An ultrasonic surgical instrument, comprising: (a) a shaft assembly having an acoustic waveguide configured to acoustically couple with an ultrasonic transducer; and (b) an end effector projecting from the shaft assembly, the end effector including: (i) an ultrasonic blade in acoustic communication with the acoustic waveguide, (ii) a clamp arm coupled with the shaft assembly and configured to selectively move relative to the ultrasonic blade from an open position toward a closed position, the clamp arm and the ultrasonic blade being configured to receive the tissue therebetween in the open position and selectively move from the open position and toward the ultrasonic blade until reaching the closed position for compressing the tissue against the ultrasonic blade, the clamp arm including an abutment configured to engage a portion of the shaft assembly in the closed position thereby inhibiting further movement of the clamp arm toward the ultrasonic blade, and (iii) a first clamp pad coupled with the clamp arm and positioned between the clamp arm and the ultrasonic blade, wherein the clamp arm is configured to maintain a gap between the first clamp pad and the ultrasonic blade in response to engagement between the abutment and the corresponding portion of the shaft assembly.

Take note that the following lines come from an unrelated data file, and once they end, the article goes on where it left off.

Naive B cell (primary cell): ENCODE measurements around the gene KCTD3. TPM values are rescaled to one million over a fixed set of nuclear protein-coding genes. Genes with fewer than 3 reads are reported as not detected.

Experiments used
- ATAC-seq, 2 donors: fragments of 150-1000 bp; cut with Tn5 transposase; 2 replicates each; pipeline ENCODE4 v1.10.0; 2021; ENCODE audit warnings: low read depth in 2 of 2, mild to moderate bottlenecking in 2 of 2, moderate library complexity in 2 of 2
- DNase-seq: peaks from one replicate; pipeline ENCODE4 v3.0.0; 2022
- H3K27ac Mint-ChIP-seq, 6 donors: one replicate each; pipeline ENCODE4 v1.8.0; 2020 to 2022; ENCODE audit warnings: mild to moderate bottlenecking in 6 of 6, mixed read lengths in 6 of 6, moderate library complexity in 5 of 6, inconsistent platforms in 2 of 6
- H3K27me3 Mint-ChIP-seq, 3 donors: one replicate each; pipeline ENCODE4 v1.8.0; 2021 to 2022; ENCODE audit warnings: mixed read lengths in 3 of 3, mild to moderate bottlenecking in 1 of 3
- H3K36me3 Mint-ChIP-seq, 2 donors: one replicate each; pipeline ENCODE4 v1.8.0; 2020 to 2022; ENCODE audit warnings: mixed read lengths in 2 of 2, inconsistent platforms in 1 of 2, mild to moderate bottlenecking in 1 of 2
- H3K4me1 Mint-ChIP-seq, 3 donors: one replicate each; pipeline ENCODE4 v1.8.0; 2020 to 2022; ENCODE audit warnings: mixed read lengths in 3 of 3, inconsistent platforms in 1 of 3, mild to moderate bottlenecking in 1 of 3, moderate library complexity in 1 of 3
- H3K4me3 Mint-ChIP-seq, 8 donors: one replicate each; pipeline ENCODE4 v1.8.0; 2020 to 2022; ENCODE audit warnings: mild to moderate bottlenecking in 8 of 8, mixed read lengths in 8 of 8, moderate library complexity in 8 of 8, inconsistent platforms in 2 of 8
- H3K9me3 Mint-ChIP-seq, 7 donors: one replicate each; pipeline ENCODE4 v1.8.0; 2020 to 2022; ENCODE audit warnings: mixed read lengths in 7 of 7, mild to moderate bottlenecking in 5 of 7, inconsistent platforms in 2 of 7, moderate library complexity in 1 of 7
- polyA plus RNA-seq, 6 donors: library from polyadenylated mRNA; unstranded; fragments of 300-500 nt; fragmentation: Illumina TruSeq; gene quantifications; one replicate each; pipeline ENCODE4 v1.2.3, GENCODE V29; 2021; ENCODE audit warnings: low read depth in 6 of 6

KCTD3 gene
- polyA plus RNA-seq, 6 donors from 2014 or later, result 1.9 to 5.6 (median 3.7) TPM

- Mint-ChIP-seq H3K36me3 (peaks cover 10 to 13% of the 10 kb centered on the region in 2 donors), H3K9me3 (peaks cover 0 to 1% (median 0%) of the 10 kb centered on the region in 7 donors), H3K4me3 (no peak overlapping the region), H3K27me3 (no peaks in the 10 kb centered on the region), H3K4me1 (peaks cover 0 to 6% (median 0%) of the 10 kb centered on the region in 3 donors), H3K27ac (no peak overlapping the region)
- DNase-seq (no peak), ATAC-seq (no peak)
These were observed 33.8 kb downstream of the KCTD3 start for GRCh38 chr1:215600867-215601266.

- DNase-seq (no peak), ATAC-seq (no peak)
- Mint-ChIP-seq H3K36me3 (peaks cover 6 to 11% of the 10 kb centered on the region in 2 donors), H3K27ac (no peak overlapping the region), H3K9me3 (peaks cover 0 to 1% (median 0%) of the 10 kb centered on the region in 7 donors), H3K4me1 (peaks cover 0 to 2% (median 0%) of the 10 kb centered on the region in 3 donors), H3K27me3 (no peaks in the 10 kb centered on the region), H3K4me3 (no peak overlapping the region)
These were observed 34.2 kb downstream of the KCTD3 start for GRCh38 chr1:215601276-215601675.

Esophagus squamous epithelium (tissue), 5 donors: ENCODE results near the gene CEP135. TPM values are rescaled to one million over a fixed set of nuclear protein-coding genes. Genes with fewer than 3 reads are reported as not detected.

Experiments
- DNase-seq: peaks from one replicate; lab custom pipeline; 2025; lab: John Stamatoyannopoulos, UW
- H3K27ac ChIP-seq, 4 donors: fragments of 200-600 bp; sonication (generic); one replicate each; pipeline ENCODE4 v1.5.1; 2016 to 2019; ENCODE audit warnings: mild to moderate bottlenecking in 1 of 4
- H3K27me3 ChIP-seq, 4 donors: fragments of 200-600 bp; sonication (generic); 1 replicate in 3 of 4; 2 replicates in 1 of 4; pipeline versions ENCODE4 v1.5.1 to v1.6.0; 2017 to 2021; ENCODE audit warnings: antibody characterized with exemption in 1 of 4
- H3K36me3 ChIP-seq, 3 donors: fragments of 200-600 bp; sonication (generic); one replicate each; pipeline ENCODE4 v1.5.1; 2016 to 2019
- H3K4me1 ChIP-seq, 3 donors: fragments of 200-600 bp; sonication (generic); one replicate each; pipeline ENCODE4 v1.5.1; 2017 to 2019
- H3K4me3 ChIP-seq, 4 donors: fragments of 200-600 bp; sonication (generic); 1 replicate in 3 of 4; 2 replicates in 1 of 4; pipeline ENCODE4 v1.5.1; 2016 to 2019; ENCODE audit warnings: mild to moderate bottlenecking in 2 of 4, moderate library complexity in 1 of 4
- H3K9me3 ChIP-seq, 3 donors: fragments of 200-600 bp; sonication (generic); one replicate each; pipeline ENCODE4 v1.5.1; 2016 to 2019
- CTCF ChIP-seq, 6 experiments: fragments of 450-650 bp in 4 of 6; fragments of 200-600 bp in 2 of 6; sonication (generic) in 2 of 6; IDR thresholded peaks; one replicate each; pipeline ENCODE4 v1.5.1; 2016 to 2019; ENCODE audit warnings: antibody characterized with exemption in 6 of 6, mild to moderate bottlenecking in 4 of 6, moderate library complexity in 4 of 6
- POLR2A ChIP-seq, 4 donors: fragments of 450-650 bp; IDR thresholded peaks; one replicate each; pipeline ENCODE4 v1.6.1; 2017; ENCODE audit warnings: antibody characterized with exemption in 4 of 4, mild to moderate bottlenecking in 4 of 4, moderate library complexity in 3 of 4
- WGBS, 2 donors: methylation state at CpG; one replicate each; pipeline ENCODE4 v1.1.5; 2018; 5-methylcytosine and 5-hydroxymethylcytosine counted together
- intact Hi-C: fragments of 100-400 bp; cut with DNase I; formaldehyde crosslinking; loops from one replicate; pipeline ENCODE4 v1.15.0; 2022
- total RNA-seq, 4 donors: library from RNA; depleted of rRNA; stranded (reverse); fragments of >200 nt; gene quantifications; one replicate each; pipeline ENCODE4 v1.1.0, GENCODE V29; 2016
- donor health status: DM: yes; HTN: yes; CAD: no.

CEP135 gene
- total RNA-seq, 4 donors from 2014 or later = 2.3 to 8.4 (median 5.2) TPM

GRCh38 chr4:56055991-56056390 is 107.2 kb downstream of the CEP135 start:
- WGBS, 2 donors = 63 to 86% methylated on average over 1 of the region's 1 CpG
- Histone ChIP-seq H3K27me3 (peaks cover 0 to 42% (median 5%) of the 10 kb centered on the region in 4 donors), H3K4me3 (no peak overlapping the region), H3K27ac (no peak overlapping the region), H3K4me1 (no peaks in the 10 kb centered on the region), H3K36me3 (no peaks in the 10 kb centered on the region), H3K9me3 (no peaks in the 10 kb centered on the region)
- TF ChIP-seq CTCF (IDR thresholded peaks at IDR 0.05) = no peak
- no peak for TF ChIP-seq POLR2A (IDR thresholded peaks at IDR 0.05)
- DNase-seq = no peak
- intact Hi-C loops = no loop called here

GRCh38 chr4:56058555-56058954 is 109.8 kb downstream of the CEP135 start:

Example 2

The ultrasonic surgical instrument of Example 1, wherein the abutment further includes a second clamp pad configured to engage the portion of the shaft assembly when the clamp arm is in the closed position.

Example 3

The ultrasonic surgical instrument of any one or more of Examples 1 through 2, wherein the abutment is configured to engage the acoustic waveguide when the clamp arm is in the closed position.

Example 4

The ultrasonic surgical instrument of Example 3, wherein the acoustic waveguide is configured to resonate and thereby define a nodal position, wherein the abutment is configured to engage the acoustic waveguide at the nodal position.

Example 5

The ultrasonic surgical instrument of any one or more of Examples 1 through 4, wherein the clamp arm has a distal arm portion and a proximal arm portion, wherein the distal arm portion includes the first clamp pad, wherein the proximal arm portion includes the abutment.

Example 6

The ultrasonic surgical instrument of Example 5, wherein the clamp arm is pivotally coupled to the shaft assembly about a pivot axis, wherein the pivot axis is positioned between the distal and proximal arm portions of the clamp arm such that the first clamp pad is configured to pivot toward the ultrasonic blade as the abutment pivots toward the shaft assembly.

Example 7